Ethiopia is ’s biggest aid recipient, and one of Africa’s most food-insecure nations. Simultaneously, Ethiopia is one of most militarized nations on the continent, with a history of both internal and external uses of force.
More recently, the forcible resettlement of semi-nomadic groups in the western Gambella region has troubling implications for a nation with high rates of malnutrition and food insecurity, whose citizens overwhelmingly rely upon small-scale farming.
In Ethiopia, the average cost in USD for leasing a hectare for year ranged from $1.25 to $10 before 2009, increasing to $26-$42. While urbanization is changing the population makeup, land deals are still salient for the 83 percent of Ethiopians who are rural dwellers. The increased use of Ethiopian land for biofuel diverts land from food production which is especially important for a country that has consistently been Africa‘s biggest recipient of food aid.
As more Ethiopians become dependent upon the global food market, they also become more vulnerable to fluctuations in prices. Food prices in Ethiopia have recently shot up 50 percent, while the Ethiopian Birr has been devalued in light of the nation’s import-oriented economy. This is in addition to the fact that when food prices spiked in 2008, 6.4 million Ethiopians became dependent upon emergency food aid (this number had dropped to 4.9 million by 2009). Taken together, these factors pose a grave threat to the food security of a nation already dependent upon food aid.
While 10% or Ethiopia’s mostly-rural population (or 7.8 million) is dependent upon food aid, the government has forcibly resettled 70,000 semi-nomadic people (many of whom belong to the Nuer and Anuak tribal groups, the latter of which has faced a history of violence and discrimination in their ancestral homeland) in the western Gambella region as part of a “villagization” program, threatening assault and arrest to all who resisted.
The Ethiopian government currently plans to relocate 45,000 households in Gambella by 2013. The Human Rights Watch (HRW) alleges that this resettlement program is part of a plan to relocate 1.5 million people in Ethiopia in order to lease 3.5 hectares to foreign investors. In the last two years, the Ethiopian Ministry of Agriculture has rented out more than 350,000 hectares to 24 investors for large-scale commercial agricultural operations.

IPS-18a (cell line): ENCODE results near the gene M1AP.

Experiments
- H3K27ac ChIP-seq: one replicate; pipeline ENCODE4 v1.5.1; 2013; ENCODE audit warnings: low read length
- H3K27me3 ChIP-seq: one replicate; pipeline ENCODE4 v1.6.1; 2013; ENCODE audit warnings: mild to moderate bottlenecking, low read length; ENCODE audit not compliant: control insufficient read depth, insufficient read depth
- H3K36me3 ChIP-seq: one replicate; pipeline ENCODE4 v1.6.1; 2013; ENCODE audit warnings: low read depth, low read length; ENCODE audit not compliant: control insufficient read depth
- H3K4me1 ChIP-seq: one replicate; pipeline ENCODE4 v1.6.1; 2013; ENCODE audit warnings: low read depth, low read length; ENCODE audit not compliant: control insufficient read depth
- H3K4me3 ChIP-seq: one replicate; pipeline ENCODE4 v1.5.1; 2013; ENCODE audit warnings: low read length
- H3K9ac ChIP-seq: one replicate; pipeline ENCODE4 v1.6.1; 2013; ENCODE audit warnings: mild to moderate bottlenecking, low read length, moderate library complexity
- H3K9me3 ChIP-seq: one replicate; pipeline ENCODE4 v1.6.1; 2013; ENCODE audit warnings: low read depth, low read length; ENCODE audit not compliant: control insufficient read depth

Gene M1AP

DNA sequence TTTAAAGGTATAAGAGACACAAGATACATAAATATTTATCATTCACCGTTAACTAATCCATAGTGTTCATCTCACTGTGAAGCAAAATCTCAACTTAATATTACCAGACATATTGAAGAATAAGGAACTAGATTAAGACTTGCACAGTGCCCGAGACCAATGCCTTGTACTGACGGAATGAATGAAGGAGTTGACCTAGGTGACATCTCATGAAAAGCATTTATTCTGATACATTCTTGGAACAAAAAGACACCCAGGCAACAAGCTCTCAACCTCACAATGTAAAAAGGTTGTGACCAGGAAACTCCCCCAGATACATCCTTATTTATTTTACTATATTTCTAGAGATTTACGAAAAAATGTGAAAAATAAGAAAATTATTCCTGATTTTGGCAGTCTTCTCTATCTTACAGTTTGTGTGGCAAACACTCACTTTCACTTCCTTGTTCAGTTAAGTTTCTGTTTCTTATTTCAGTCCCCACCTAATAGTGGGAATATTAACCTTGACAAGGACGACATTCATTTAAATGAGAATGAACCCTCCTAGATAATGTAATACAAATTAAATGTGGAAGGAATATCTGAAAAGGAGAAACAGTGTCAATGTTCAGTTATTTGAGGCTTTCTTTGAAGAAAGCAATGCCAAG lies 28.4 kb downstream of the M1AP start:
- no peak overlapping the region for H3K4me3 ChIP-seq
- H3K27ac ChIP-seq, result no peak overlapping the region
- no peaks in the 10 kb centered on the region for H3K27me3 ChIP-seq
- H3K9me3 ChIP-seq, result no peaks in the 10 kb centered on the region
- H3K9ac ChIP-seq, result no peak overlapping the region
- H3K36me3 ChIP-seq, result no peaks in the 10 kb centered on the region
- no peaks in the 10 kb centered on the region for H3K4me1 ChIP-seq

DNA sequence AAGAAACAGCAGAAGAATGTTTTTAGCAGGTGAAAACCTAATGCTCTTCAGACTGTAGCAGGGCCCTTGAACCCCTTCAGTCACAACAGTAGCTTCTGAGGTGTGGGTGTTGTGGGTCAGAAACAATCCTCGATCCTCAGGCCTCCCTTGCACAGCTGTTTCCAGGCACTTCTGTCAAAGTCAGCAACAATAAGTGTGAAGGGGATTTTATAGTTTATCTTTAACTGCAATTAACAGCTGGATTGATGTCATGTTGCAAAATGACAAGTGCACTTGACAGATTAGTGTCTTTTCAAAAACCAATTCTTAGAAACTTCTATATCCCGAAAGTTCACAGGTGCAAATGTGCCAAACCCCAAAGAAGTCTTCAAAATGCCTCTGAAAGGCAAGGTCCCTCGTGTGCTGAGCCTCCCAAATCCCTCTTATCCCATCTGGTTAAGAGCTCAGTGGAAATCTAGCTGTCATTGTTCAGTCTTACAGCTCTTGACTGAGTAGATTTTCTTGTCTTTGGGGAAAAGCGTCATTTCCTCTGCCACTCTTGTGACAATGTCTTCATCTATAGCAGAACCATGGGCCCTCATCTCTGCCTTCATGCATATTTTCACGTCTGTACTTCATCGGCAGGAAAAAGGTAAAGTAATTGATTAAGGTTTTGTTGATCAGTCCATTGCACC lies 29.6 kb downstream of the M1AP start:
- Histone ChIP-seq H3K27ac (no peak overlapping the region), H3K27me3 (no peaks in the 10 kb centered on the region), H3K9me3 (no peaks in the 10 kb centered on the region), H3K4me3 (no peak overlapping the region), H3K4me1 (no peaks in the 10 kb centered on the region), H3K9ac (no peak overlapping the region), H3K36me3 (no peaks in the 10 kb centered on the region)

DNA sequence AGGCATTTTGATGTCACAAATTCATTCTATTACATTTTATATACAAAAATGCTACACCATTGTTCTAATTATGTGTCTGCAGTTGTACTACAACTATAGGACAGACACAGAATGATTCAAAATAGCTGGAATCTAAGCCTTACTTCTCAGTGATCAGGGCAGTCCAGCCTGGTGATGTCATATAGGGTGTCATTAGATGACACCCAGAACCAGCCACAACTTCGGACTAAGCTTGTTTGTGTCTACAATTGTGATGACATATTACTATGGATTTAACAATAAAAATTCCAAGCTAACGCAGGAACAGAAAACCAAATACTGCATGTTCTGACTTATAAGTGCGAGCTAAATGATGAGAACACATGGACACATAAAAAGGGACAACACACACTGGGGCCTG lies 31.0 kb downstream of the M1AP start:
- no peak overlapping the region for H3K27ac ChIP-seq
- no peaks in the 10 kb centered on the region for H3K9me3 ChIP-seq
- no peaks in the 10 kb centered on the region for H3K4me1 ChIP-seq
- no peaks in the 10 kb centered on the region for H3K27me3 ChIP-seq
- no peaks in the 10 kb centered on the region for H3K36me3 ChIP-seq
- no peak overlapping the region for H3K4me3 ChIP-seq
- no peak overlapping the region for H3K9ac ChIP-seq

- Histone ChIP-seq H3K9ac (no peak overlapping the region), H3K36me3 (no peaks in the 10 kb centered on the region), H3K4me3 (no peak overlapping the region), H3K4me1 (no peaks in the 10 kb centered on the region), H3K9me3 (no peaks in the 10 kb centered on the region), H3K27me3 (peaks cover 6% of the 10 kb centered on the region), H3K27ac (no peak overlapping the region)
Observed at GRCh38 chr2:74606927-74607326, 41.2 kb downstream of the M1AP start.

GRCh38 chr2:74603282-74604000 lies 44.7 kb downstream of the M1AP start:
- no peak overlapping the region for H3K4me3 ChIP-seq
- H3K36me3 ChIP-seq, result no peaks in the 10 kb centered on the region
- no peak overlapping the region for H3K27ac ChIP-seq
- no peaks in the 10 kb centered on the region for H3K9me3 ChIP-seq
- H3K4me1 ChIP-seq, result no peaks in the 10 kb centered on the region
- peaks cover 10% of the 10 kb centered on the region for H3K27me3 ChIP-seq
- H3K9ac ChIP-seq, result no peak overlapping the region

According to the Oakland Institute, a policy think tank based out of the United States, the Ethiopian government has set aside 42 percent of Gambella’s land for investment. The Oakland Institute’s publication “Understanding Land Investment Deals in Africa: Ethiopia” further sheds light upon this violation of basic human rights. In Gambella land investment deals with foreign investors have enabled the cultivation of soybeans, biofuel, palm oil, maize and sugarcane for export.
According to United Nations (UN) World Food Program (WFP) estimates, approximately 84,000 individuals received food aid in Gambella in 2010 (out of an estimated population of 310,000). While the region is rich in natural resources, food insecurity remains a problem in Gambella; a problem that is possibly exacerbated by land grabbing.
In conclusion, the global land rush has major implications for small farmers, particularly on the continent of Africa, where formal and informal land tenure leaves them with little recourse in the face of large-scale land grabs. Ethiopia’s small farmers and pastoralists are at risk of losing their livelihoods to foreign and domestic investors’ land grabs, and not only are their livelihoods at stake, but their basic access to food and housing are at risk.
With this, we return to the question posted in the lead article entitled “The Great Land Rush: Land Grabs and Food Security: how can we make these land deals more equitable and beneficial to indigenous people and small farmers?
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